Verse > Henry Wadsworth Longfellow > Complete Poetical Works
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Henry Wadsworth Longfellow (1807–1882).  Complete Poetical Works.  1893.
 
The Hanging of the Crane
 
          “One morning in the spring of 1867,” writes Mr. T. B. Aldrich, “Mr. Longfellow came to the little home in Pinckney Street [Boston], where we had set up housekeeping in the light of our honeymoon. As we lingered a moment at the dining-room door, Mr. Longfellow turning to me said, ‘Ah, Mr. Aldrich, your small round table will not always be closed. By and by you will find new young faces clustering about it; as years go on, leaf after leaf will be added until the time comes when the young guests will take flight, one by one, to build nests of their own elsewhere. Gradually the long table will shrink to a circle again, leaving two old people sitting there alone together. This is the story of life, the sweet and pathetic poem of the fireside. Make an idyl of it. I give the idea to you.’ Several months afterward, I received a note from Mr. Longfellow in which he expressed a desire to use this motif in case I had done nothing in the matter. The theme was one peculiarly adapted to his sympathetic handling, and out of it grew The Hanging of the Crane.” Just when the poem was written does not appear, but its first publication was in the New York Ledger, March 28, 1874. Mr. Longfellow’s old friend, Mr. Sam. Ward, had heard the poem, and offered to secure it for Mr. Robert Bonner, the proprietor of the Ledger, “touched,” as he wrote to Mr. Longfellow, “by your kindness to poor ——, and haunted by the idea of increasing handsomely your noble charity fund.” Mr. Bonner paid the poet the sum of three thousand dollars for this poem.

I
THE LIGHTS are out, and gone are all the guests
That thronging came with merriment and jests
  To celebrate the Hanging of the Crane
In the new house,—into the night are gone;
But still the fire upon the hearth burns on,        5
    And I alone remain.
 
  O fortunate, O happy day,
  When a new household finds its place
  Among the myriad homes of earth,
  Like a new star just sprung to birth,        10
  And rolled on its harmonious way
  Into the boundless realms of space!
 
So said the guests in speech and song,
As in the chimney, burning bright,
We hung the iron crane to-night,        15
And merry was the feast and long.
 
II
And now I sit and muse on what may be,
And in my vision see, or seem to see,
  Through floating vapors interfused with light,
Shapes indeterminate, that gleam and fade,        20
As shadows passing into deeper shade
    Sink and elude the sight.
 
  For two alone, there in the hall,
  Is spread the table round and small;
  Upon the polished silver shine        25
  The evening lamps, but, more divine,
  The light of love shines over all;
  Of love, that says not mine and thine,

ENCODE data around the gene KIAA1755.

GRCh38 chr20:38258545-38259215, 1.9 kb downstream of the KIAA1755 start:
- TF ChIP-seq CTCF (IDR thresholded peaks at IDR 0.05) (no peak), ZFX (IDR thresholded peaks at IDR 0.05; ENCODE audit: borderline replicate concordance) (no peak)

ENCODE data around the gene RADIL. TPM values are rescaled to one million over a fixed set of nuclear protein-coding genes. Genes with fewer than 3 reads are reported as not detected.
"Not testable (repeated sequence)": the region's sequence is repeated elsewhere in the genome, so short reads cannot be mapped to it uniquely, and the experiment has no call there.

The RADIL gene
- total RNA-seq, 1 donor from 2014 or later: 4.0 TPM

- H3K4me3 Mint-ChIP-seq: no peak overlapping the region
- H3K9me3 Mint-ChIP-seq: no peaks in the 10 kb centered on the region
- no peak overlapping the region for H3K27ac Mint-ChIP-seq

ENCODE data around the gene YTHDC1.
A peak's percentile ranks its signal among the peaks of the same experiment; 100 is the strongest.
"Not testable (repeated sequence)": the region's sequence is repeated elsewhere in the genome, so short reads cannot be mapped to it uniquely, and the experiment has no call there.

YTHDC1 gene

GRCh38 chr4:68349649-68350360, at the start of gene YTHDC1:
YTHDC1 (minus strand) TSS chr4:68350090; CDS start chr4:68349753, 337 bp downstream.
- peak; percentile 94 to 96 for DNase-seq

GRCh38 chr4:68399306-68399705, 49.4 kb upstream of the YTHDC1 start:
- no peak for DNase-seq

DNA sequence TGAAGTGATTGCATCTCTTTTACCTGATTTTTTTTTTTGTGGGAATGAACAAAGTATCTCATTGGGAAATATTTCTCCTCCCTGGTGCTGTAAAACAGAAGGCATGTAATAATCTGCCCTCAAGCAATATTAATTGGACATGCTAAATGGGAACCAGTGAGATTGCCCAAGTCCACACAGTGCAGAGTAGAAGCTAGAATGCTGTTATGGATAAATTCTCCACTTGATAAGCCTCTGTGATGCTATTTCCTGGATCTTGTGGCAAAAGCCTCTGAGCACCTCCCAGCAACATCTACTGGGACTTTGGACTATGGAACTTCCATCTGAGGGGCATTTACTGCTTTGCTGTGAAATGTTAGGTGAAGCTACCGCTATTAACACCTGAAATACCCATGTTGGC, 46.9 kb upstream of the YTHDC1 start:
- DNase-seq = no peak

But ours, for ours is thine and mine.
 
  They want no guests, to come between        30
  Their tender glances like a screen,
  And tell them tales of land and sea,
  And whatsoever may betide
  The great, forgotten world outside;
  They want no guests; they needs must be        35
  Each other’s own best company.
 
III
The picture fades; as at a village fair
A showman’s views, dissolving into air,
  Again appear transfigured on the screen,
So in my fancy this; and now once more,        40
In part transfigured, through the open door
    Appears the selfsame scene.
 
  Seated, I see the two again,
  But not alone; they entertain
  A little angel unaware,        45
  With face as round as is the moon,
  A royal guest with flaxen hair,
  Who, throned upon his lofty chair,
  Drums on the table with his spoon,
  Then drops it careless on the floor,        50
  To grasp at things unseen before.
 
  Are these celestial manners? these
  The ways that win, the arts that please?
  Ah yes; consider well the guest,
  And whatsoe’er he does seems best;        55
  He ruleth by the right divine
  Of helplessness, so lately born
  In purple chambers of the morn,
  As sovereign over thee and thine.
  He speaketh not; and yet there lies        60
  A conversation in his eyes;
  The golden silence of the Greek,
  The gravest wisdom of the wise,
  Not spoken in language, but in looks
  More legible than printed books,        65
  As if he could but would not speak.
  And now, O monarch absolute,
  Thy power is put to proof; for, lo!
  Resistless, fathomless, and slow,
  The nurse comes rustling like the sea,        70
  And pushes back thy chair and thee,
  And so good night to King Canute.
 
IV
As one who walking in a forest sees
A lovely landscape through the parted trees,
  Then sees it not, for boughs that intervene;        75
Or as we see the moon sometimes revealed
Through drifting clouds, and then again concealed,